My recipe is based on one from the Greek Cookbook by Tess Mallos, which I bought in a secondhand bookshop in Melbourne in 1997. I've modified it a little - the original uses a white sauce, whereas mine uses plain yoghurt.
Lamb Moussaka - serves 4-6
2-3 Aubergines/eggplants, sliced 1/4 inch thick
500g/1lb minced/ground lamb
1 large onion, chopped
2 large cloves of garlic, crushed
150-200g/6-8oz mushrooms, sliced (optional)
1 x 400g/14oz can chopped tomatoes
2 tablespoons tomato puree/paste
1/2 cup of red wine
1/4 teaspoon cinamon
1 teaspoon sugar
300ml (approx half a pint) of plain yoghurt
2oz/50g freshly grated parmisan cheese or very strong cheddar
- Pre-heat the grill/broiler. Lightly grease a large baking tray and cover it with aubergine slices. If possible, try to keep it to a single layer. Brush the top of each slice with olive oil. Grill/broil for 30 minutes, turning at half time. The aubergine should be soft and browned.
- Meanwhile, prepare the other ingredients.
- Heat a frying pan or large pot. Crumble in the lamb and dry fry until browned. Stir in the garlic, onion and mushrooms, if using, and fry in the lamb fat until the onions have gone clear and the mushroom "water" has evaporated.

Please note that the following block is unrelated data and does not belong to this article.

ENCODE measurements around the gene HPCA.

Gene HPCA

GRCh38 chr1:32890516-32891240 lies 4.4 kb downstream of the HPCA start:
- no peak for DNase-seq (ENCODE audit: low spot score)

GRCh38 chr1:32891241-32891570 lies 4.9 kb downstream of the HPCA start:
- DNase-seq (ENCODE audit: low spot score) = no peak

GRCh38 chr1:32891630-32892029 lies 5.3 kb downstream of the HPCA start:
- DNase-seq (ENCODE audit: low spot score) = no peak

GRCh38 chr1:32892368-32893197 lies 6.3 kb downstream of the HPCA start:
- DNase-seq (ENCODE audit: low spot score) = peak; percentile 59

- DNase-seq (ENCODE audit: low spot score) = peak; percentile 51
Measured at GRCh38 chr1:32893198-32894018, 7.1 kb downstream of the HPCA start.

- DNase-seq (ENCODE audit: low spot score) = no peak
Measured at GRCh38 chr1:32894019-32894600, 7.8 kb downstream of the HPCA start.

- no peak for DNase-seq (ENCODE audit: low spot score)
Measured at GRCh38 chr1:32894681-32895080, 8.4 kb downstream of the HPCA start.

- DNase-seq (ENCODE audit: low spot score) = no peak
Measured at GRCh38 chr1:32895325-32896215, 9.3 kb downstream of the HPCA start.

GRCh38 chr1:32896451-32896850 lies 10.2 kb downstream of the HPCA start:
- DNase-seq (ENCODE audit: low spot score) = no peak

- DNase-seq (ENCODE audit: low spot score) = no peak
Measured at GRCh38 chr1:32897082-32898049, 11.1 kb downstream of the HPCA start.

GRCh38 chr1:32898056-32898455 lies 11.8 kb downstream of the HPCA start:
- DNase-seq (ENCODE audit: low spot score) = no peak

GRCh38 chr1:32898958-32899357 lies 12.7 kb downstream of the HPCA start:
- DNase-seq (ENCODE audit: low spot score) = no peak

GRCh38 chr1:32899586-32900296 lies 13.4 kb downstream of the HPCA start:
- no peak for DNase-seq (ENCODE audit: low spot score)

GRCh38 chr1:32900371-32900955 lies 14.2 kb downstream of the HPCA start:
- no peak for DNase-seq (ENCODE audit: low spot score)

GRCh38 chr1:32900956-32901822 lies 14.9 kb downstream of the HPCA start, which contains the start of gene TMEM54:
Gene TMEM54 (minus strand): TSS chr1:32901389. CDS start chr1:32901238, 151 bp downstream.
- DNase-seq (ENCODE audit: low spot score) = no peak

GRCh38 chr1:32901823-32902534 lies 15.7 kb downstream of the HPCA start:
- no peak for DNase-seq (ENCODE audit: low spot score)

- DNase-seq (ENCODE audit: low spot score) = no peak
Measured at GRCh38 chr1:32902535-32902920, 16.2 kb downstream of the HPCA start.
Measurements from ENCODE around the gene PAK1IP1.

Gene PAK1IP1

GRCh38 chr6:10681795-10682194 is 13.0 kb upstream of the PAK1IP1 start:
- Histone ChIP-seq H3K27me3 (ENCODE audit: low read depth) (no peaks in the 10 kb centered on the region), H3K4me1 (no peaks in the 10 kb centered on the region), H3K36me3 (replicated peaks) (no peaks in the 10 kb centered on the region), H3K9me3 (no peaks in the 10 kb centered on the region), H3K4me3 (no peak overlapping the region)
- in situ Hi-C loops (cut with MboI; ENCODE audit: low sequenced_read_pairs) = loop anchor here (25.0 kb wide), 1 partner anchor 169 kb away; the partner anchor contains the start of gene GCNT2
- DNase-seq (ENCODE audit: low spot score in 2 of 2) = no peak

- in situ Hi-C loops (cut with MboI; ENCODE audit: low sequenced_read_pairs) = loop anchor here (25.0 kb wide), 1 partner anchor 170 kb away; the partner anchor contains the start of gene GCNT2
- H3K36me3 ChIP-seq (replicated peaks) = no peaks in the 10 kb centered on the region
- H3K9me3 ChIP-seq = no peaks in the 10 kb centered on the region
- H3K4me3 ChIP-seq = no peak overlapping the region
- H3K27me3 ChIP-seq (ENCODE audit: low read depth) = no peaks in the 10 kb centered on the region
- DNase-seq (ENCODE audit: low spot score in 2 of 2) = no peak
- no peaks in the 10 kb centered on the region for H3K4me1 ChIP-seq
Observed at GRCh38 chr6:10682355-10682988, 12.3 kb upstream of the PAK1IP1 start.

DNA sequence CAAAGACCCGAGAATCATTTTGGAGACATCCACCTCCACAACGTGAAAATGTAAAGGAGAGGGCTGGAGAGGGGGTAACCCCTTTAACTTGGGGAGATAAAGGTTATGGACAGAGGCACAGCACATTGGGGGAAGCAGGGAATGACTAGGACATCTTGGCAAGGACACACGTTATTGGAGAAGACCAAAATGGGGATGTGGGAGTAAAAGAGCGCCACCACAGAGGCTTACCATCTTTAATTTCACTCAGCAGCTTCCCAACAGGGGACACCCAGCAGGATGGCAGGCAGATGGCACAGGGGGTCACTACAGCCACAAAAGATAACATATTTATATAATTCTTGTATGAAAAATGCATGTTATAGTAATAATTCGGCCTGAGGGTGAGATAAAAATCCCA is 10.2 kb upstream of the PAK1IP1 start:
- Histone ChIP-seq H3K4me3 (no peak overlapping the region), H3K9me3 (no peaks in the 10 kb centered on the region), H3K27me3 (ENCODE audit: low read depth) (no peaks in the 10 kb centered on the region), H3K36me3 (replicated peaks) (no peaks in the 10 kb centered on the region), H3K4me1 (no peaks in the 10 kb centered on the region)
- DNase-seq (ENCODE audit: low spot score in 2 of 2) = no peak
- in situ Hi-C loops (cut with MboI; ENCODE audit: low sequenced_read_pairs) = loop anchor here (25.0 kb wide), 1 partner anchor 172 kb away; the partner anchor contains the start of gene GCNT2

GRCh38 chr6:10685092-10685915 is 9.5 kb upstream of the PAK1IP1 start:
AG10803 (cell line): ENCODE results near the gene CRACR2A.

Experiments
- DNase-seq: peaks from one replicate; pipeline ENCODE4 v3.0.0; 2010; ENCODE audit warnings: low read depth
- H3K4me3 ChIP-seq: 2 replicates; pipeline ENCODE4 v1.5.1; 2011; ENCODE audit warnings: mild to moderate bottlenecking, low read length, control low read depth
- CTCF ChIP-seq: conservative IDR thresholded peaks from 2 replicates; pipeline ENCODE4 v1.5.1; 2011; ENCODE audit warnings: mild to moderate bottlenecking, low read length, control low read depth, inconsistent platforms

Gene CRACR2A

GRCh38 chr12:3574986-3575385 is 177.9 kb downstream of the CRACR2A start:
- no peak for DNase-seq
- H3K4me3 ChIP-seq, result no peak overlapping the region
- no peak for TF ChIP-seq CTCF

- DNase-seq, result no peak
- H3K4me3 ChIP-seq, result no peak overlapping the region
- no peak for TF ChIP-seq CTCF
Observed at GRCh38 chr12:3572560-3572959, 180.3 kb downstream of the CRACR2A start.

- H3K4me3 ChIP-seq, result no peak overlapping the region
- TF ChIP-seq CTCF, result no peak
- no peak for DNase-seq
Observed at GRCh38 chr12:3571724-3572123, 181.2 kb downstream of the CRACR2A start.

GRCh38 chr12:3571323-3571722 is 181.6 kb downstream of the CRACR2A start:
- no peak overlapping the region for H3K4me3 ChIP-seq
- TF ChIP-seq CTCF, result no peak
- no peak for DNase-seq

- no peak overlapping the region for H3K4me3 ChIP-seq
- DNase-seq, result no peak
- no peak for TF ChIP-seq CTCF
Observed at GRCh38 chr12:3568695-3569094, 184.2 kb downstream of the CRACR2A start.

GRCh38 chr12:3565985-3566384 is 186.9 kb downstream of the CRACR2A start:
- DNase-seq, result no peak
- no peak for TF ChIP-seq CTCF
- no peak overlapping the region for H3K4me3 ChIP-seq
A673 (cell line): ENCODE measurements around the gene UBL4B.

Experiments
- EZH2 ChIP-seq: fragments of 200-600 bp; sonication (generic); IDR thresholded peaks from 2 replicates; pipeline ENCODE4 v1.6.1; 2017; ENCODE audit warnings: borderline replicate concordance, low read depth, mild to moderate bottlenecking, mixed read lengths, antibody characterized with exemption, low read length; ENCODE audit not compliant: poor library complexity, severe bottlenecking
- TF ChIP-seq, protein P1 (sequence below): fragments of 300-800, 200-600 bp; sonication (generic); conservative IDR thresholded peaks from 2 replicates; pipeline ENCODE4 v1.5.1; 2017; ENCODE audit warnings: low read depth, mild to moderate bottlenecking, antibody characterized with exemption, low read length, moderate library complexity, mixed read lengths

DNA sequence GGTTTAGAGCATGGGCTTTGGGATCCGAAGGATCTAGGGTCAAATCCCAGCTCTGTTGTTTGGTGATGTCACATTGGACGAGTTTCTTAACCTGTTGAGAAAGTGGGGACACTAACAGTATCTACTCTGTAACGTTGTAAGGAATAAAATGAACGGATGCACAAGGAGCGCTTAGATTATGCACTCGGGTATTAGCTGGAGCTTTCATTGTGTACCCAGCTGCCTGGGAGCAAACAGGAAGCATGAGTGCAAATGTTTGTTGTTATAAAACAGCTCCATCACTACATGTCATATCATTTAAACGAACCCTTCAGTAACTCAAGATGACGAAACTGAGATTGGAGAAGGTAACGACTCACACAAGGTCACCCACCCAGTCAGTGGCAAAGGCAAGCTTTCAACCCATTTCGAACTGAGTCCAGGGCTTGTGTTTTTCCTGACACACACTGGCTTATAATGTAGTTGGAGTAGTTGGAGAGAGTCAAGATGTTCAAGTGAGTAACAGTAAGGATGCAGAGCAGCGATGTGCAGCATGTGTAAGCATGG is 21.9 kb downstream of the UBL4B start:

- Stir in the chopped tomatoes, tomato puree, cinnamon, sugar and wine. Bring to the boil, then simmer for 30-45 minutes or until the sauce is thick.
- When the sauce and aubergine are ready, preheat the oven to 180C.
- Line a lasagne dish with a layer of aubergine. Check out how much you have left - is it half or two-thirds? If it is half, pour all the sauce over the first layer and cover with the remaining aubergine. If it is two-thirds, pour half the sauce over the first layer of aubergine, cover with a second, pour over the rest of the sauce and cover with a final layer.
- In a bowl or jug, beat the eggs together then stir in the yoghurt until thoroughly combined. Grate over some nutmeg - 5 rubs of the nutmeg over the grater should do. Stir it in.
- Carefully pour the yoghurt mixture over the contents of the lasagne dish (it tends to run off the sides!). Try to get an even coverage. Sprinkle over the cheese.
- Bake for an hour, then let sit for 10 minutes before serving to firm up.
- If you keep Kosher, use a soy-based fake yoghurt instead of the plain yoghurt and forget about the cheese. That works well.
- Jewish cookery writer, Evelyn Rose, in the Jewish Cronicle, suggested using coconut milk mixed with eggs as a non-dairy substitute for the traditional white sauce I've not tried this variation, but she said it made a rich topping which brought out the sweetness of the lamb.
- The recipe book suggests using courgettes/zucchini instead of aubergine. Yet another way of using up a glut of zukes.